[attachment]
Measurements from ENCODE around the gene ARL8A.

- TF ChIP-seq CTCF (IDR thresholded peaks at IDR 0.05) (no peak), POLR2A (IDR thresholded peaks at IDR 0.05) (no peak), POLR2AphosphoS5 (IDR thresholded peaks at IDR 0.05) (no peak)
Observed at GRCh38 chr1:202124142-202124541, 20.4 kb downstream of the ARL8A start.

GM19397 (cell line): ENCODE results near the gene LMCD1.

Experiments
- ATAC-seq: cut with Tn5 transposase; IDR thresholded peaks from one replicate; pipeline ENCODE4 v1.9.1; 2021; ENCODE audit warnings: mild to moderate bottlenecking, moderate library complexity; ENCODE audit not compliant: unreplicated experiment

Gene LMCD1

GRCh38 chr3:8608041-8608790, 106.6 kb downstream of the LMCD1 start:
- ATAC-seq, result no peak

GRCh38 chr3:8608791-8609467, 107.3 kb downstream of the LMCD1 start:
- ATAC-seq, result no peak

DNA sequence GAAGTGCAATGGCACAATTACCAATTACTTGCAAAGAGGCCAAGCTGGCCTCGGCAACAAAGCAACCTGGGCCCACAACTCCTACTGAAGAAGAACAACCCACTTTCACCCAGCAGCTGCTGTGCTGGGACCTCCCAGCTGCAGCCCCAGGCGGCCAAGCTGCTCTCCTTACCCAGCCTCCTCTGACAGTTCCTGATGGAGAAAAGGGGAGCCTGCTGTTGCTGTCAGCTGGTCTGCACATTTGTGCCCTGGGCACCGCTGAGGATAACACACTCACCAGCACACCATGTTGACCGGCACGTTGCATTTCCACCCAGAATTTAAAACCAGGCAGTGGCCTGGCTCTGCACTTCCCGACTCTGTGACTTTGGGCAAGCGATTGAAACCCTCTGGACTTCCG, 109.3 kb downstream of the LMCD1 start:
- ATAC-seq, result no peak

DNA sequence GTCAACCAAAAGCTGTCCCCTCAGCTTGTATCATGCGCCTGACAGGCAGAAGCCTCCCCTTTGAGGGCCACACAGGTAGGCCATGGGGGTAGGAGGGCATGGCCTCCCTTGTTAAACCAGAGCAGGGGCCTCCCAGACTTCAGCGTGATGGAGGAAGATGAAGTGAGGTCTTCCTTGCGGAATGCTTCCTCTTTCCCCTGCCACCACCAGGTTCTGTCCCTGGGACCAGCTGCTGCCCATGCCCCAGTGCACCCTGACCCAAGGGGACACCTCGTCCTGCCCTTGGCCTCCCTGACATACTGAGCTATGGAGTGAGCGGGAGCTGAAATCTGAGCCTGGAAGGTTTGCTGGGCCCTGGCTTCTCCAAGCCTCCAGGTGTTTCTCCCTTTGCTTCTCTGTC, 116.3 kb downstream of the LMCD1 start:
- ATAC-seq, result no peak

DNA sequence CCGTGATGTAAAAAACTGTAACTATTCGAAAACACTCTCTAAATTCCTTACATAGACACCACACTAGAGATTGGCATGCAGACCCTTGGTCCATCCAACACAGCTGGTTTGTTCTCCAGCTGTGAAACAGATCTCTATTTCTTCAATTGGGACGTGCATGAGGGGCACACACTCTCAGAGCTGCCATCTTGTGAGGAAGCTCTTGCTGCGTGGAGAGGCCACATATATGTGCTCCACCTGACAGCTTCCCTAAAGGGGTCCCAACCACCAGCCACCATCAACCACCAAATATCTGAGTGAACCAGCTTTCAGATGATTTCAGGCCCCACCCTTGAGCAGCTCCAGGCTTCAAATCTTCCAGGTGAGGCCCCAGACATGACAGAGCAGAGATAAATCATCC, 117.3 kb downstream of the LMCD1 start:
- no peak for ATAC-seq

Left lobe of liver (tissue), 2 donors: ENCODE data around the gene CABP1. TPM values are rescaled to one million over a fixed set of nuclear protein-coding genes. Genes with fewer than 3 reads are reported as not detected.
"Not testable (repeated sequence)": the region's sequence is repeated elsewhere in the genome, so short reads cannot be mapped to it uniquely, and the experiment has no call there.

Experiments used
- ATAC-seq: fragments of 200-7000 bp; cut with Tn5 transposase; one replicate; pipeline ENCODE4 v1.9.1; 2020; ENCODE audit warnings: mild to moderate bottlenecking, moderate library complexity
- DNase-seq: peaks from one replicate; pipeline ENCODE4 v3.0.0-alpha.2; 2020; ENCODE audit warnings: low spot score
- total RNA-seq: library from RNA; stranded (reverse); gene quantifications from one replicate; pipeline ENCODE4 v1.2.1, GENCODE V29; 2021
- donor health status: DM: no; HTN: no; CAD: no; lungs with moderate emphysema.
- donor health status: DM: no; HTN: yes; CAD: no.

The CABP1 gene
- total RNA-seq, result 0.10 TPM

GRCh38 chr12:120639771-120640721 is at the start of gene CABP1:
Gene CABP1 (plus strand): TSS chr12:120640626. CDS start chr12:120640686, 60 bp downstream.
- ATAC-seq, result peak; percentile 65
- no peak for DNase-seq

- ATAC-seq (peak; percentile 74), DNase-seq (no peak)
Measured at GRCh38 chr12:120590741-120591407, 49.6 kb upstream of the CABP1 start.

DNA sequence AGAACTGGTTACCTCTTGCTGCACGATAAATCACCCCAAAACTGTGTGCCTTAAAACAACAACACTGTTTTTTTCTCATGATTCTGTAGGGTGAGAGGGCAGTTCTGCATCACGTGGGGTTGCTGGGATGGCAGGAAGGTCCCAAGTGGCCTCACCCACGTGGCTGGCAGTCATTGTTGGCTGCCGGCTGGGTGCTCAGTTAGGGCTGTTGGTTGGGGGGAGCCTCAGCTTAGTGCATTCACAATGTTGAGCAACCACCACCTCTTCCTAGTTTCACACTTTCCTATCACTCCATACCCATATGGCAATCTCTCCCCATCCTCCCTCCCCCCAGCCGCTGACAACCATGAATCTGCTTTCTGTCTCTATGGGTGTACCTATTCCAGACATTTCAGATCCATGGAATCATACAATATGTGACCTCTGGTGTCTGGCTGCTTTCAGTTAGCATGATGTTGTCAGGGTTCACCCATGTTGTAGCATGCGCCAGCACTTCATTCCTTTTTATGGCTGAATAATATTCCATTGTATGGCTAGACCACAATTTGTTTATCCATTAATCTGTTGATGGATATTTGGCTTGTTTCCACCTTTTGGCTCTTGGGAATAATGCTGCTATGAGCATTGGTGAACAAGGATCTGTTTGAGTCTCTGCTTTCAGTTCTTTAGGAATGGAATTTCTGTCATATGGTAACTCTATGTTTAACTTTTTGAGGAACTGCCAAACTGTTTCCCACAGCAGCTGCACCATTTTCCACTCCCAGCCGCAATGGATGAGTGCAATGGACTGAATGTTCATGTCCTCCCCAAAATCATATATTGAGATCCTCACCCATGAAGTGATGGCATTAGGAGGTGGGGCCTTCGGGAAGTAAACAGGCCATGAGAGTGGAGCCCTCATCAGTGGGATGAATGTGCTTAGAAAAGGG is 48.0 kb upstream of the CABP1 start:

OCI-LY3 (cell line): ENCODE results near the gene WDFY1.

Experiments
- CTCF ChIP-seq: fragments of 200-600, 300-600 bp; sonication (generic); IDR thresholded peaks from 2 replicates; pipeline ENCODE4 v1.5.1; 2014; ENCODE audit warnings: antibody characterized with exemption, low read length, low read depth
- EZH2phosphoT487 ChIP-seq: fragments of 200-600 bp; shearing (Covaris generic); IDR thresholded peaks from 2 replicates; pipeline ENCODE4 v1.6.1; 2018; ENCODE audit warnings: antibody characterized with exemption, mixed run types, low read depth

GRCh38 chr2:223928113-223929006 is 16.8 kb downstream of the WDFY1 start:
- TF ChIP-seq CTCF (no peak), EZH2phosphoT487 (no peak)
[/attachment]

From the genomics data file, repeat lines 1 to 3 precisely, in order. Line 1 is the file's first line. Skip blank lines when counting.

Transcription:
Measurements from ENCODE around the gene ARL8A.

- TF ChIP-seq CTCF (IDR thresholded peaks at IDR 0.05) (no peak), POLR2A (IDR thresholded peaks at IDR 0.05) (no peak), POLR2AphosphoS5 (IDR thresholded peaks at IDR 0.05) (no peak)
Observed at GRCh38 chr1:202124142-202124541, 20.4 kb downstream of the ARL8A start.